Is there a way to avoid a face looking sunken if an upper and lower denture wearer switches from denture to fixed bridges?

I am not talking about all-in-4- but about teeth that are directly implanted on/in the real gum/bones of the patient without acrylic palate or flange between the natural gum and the lip. I assume after some years of wearing dentures that there was bone loss and that the denture fills out that place. Placing the teeth of these shrunken bones could mean a fallen-in face or a flat mouth. That is not very appealing.

Doctor Answers 1

Any way to avoid sunken in face if an upper and lower denture wearer switches from denture to to fixed bridges?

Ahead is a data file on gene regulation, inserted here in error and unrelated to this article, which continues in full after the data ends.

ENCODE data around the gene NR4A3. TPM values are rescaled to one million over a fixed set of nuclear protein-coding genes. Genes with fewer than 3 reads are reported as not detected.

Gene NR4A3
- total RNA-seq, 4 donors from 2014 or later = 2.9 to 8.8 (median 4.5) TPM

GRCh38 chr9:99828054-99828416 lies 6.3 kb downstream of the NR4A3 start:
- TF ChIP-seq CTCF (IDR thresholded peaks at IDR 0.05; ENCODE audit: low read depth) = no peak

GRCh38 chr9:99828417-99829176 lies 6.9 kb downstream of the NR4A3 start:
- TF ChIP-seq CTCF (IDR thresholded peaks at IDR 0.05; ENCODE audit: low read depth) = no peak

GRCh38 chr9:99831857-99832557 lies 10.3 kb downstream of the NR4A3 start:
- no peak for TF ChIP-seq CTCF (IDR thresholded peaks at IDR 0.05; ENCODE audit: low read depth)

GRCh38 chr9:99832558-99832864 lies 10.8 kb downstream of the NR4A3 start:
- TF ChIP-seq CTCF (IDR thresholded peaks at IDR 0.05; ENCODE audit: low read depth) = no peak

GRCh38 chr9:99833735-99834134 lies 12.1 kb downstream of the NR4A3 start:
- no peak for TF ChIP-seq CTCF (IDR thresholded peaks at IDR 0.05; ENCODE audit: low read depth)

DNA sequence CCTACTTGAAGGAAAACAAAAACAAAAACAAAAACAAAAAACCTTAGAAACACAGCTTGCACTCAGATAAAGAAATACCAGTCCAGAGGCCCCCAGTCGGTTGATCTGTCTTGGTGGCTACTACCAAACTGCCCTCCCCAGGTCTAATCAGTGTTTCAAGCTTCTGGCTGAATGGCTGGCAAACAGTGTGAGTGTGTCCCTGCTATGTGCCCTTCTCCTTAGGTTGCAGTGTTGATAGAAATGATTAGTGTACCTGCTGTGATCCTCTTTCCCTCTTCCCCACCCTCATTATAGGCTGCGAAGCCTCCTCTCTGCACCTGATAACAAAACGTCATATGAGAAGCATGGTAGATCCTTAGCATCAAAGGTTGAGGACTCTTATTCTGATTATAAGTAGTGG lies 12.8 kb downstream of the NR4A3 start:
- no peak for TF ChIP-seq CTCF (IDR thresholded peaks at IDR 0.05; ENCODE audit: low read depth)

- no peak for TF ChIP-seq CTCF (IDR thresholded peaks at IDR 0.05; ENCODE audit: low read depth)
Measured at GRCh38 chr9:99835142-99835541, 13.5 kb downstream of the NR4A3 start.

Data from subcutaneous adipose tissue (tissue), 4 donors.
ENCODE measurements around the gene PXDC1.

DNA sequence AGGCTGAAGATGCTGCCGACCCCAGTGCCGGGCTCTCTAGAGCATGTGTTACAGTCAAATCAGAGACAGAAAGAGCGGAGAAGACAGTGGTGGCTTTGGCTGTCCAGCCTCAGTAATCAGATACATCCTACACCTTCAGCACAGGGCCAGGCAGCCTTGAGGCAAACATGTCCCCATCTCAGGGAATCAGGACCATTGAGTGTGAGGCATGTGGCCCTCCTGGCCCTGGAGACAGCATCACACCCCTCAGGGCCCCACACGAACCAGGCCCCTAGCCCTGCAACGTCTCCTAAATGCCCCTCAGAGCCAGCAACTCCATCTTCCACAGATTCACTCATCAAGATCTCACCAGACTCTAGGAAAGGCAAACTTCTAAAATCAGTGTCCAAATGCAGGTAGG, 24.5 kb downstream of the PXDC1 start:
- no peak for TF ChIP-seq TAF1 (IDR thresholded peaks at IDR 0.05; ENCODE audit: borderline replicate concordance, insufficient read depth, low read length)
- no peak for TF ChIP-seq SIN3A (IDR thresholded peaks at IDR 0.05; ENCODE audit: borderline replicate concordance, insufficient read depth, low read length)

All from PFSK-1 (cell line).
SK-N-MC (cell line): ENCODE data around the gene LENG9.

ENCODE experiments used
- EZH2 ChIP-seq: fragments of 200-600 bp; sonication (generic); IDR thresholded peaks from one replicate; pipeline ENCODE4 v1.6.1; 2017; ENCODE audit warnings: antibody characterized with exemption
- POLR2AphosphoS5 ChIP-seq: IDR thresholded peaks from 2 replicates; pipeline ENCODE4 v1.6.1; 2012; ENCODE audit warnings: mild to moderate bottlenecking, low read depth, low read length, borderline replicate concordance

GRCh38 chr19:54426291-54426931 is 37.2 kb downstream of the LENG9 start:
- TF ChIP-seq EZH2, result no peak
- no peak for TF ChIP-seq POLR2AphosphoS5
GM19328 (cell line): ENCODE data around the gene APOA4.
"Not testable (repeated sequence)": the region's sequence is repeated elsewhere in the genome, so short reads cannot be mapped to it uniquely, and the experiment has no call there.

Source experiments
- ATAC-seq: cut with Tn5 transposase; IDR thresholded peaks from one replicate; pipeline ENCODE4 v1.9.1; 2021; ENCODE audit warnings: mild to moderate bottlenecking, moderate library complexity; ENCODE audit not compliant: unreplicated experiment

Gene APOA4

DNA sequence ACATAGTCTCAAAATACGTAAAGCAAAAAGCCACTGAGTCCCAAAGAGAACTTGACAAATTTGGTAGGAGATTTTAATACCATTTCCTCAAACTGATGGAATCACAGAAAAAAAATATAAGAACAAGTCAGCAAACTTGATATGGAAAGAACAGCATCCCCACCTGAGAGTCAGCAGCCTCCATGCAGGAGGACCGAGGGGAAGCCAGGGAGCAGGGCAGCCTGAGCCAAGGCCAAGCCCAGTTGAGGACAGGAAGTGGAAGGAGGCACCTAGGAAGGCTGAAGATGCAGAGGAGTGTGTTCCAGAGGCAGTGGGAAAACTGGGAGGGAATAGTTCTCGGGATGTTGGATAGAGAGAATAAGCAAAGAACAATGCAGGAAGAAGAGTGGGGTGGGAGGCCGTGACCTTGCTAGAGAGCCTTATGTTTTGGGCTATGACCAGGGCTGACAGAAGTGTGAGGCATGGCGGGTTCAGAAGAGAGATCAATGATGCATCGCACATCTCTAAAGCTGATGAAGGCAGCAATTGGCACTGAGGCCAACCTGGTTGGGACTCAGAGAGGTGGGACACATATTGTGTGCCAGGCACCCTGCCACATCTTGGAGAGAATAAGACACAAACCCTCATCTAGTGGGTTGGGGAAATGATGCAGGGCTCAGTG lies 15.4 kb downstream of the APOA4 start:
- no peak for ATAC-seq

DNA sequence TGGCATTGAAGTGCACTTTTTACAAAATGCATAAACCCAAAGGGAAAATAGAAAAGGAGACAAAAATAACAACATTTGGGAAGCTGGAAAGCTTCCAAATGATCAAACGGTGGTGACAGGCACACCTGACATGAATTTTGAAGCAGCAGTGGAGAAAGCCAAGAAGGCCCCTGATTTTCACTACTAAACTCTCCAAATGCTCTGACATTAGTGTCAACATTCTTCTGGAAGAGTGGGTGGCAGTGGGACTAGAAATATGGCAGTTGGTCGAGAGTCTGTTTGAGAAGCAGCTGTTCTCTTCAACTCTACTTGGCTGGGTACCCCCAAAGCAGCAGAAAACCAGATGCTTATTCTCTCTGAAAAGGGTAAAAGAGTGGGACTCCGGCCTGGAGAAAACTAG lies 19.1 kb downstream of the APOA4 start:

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The answer depends on how much bone and soft tissue have been lost.  This increases with years of wearing a denture.   To replace with fixed bridges would require 8 implants ideally  in both upper and lower arches.  The proper position of the front  teeth will give support to the upper and lower lip.  The proper position of the back teeth will rebuild your occlusion to the position prior to loss of bone(  in dental terms, open your bite to the correct vertical dimension).   This will give support to your facial muscles and prevent that sunken in look. If there is excessive bone and tissue loss, pink porcelain between your teeth and your upper front gums(ridge) will  allow your teeth to be normal size and not excessively long ,  and will also fill in space between your teeth and your gums.  This will also give added support to your  lips.   If you do not want this pink porcelain to replace lost tissue,  your only option would be to have a space between your teeth and your gums, and to lose some support of your lips.  This will be an expensive treatment so be sure you find a dentist that has  implant,  reconstructive and cosmetic experience.

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